The Mariana Islands went by at least two other names before their current name was bestowed upon them. Upon his first unpleasant encounter with the Chamorro, Ferdinand Magellan decided to name them for a second time, calling them "Las Islas de los Ladrones," ("The Islands of the Thieves").
The first contact took in Guam's Umatac Bay. Not only was this the first meeting of a Westerner and the Chamorro but the first between the West and any of Oceania's indigenous peoples. Tired and bedraggled after three months at sea, the crews of Magellan's ships hoped to assemble a landing party to gather what provisions it could find on the islands.
Before they reached land, however, the excited Chamorro met them in the bay. It turned out the warriors were less interested in meeting these strange new peoples as in helping themselves to the possessions they brought with them. The warriors boarded the ships and began taking what they could, having a comparatively liberal concept of ownership. The weakened Spanish sailors were only able to fend off the Chamorro after firing a few warning shots that sent the warriors retreating back to land.
Magellan was eventually able to get some fruit and vegetables in return. He would set out again and the place he noted on his map would be formally claimed by the Spanish Crown in 1565. A century later, Western occupation would begin in earnest.
It began in 1668, when a contingent of Jesuit missionaries, led by Padre Diego Luis de San Vitores, arrived at the islands. San Vitores gave the archipelago its modern name after Mariana of Austria, the widow of Spain's Philip IV. The band of missionaries were interested in conversions; the Spanish government was interested in fortifying the trade routes traversed by galleons.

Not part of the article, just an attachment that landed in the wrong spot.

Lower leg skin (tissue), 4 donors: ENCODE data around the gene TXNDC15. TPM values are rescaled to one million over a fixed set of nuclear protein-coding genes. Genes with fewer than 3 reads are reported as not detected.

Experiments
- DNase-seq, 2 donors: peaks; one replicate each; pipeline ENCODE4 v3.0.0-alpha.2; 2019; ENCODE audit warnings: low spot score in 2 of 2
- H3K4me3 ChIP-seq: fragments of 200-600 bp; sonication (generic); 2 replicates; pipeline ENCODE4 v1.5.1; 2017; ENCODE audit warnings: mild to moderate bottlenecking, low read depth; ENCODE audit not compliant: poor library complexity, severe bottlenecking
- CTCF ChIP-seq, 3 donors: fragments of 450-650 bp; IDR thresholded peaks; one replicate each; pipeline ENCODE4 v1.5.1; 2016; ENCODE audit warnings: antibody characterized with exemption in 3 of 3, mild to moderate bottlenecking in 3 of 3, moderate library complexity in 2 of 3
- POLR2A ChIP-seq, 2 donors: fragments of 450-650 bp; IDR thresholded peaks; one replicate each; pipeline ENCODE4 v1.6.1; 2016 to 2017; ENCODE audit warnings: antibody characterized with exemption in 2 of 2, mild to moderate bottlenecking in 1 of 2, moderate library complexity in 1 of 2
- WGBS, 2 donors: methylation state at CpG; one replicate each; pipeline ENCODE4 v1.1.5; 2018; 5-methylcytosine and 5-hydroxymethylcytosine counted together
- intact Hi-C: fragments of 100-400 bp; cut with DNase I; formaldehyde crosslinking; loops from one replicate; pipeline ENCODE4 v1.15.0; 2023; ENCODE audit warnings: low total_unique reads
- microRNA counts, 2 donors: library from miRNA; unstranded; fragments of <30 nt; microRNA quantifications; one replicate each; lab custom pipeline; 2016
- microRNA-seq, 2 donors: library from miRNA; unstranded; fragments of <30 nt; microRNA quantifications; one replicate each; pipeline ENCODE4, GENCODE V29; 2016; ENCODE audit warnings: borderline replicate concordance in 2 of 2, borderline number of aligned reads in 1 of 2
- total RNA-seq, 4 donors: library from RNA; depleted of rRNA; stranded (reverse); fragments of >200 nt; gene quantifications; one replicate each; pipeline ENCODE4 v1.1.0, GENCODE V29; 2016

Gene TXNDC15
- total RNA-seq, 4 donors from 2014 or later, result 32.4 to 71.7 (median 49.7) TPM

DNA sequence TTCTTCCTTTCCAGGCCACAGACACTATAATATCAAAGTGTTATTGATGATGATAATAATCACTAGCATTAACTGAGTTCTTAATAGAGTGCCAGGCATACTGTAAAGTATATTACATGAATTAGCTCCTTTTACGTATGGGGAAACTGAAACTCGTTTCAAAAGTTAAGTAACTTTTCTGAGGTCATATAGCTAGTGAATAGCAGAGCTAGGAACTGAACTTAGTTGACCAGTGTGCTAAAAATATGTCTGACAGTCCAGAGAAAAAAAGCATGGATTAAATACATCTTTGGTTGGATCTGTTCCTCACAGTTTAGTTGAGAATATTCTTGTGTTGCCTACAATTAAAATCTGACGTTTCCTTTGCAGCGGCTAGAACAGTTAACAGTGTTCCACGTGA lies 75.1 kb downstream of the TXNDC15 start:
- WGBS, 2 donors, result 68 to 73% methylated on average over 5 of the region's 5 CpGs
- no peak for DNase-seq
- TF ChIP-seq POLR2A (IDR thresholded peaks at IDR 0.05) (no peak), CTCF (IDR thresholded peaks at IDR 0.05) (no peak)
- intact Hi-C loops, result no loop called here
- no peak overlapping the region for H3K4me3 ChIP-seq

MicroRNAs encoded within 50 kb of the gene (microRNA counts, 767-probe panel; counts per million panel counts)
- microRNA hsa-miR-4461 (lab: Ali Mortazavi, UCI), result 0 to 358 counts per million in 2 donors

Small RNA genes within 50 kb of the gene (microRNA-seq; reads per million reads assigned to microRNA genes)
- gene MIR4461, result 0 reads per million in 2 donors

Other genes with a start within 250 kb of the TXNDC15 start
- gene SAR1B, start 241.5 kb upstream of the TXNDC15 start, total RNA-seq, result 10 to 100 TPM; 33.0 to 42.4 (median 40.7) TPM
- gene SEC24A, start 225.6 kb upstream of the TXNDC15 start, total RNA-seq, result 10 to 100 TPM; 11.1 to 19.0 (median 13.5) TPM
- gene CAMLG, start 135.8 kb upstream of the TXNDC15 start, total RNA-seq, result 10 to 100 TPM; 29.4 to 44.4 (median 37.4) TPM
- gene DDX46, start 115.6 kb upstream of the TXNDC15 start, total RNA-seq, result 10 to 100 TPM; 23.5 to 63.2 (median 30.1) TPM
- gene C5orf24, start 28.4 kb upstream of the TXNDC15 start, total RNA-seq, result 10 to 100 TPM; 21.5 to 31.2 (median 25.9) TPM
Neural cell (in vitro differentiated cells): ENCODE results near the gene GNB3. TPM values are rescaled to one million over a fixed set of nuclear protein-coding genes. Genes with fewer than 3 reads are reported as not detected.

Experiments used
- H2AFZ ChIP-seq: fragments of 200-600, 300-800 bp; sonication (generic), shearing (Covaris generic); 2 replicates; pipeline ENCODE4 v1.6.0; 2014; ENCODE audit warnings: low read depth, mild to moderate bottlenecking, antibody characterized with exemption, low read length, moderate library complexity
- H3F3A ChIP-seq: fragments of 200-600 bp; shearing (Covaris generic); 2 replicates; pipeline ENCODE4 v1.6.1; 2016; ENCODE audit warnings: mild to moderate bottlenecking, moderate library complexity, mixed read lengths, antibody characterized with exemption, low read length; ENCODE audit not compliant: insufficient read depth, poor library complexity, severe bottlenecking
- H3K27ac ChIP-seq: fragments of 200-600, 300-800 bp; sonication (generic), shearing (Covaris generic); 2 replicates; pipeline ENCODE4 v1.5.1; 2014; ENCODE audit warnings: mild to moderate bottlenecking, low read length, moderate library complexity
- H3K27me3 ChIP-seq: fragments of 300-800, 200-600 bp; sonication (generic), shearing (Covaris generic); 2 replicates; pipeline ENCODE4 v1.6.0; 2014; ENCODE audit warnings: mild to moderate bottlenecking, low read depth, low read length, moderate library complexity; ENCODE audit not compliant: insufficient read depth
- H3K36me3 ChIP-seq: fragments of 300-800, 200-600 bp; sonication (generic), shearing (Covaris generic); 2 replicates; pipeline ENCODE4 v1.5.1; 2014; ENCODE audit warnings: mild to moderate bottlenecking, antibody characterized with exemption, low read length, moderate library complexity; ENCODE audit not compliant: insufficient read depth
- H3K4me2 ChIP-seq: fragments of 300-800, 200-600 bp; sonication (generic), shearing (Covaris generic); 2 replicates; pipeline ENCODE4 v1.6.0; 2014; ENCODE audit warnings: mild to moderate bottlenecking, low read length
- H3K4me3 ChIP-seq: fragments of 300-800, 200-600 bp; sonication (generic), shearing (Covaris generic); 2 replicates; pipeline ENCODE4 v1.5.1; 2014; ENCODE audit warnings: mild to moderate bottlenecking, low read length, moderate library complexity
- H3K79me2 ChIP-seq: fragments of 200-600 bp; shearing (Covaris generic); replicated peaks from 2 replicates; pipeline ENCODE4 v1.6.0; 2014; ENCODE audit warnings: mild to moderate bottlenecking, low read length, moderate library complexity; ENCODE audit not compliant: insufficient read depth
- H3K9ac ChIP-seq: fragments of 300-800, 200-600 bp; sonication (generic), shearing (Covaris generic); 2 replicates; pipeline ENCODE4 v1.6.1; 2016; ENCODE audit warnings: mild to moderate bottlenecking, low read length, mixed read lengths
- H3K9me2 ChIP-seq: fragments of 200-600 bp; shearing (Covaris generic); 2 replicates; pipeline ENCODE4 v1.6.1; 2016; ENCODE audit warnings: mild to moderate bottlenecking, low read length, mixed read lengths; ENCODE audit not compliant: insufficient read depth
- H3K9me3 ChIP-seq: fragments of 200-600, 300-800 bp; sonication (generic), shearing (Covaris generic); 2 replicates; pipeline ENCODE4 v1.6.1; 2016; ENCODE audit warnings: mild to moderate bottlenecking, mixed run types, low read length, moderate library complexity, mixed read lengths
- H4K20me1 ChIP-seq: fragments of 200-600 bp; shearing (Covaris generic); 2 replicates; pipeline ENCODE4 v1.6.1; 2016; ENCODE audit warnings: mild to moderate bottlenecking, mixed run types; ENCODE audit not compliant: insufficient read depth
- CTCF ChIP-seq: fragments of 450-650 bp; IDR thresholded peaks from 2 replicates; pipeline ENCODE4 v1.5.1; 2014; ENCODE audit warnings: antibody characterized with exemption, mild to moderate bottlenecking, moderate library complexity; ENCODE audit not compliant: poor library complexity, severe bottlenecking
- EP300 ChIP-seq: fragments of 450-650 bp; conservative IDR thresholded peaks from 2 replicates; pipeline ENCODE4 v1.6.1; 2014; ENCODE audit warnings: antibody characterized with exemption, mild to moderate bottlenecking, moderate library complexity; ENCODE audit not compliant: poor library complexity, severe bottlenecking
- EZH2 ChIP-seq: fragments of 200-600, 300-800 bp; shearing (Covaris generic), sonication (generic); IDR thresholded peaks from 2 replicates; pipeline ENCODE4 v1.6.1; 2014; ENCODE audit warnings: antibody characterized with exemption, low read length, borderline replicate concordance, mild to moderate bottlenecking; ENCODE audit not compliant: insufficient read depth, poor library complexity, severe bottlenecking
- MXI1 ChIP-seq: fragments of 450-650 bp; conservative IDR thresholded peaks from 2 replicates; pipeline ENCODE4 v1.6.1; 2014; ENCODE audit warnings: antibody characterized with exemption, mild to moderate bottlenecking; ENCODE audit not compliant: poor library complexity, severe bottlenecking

The high-ranking male of the Chamorro community on Guam, Chief Kepuha, originally welcomed San Vitores and even allowed himself to be baptized. San Vitores constructed the first church on the island in 1669 with the blessing of the chief and high-ranking females of the island, who were the only ones who could inherit and give land.
The initial goodwill was short-lived. The Spanish set about Westernizing the Chamorro, teaching them to raise corn, tend cattle and to adopt Western clothing. Many Chamorro chafed at the intrusion. Their discontent culminated in the killing of San Vitores by a Chamorro chief incensed that the priest had baptized his infant daughter without his consent.
That set off decades of skirmishes between the Chamorro and the Spanish. The ensuing fighting - along with introduced diseases, would nearly wipe out the Chamorro. From an estimated population of 150,000 prior to annexation to the Spanish Crown, their number dropped to less than 5,000 by 1741.
In 1740, the Spanish began consolidating the population to facilitate conversion and control. Soldiers forced many of the Chamorro to relocate from the northern Mariana Islands to Guam. Many of the natives, especially on the island of Rota, successfully hid out in the hills there. To this day, the inhabitants of Rota remain the least ethnically mixed of the Chamorro population in the Marianas.
Spanish and Filipino settlers moved to the Mariana islands to repopulate them. Starting in 1815, natives of the Caroline Islands to the southwest of the archipelago began occupying the northern Marianas. It would not be until 1885, toward the end of Spain's reign over the Marianas, that the now Hispanicized Chamorro were encouraged to return to the northern islands. By that time, the Carolinians had taken over many of the most desirable lands there.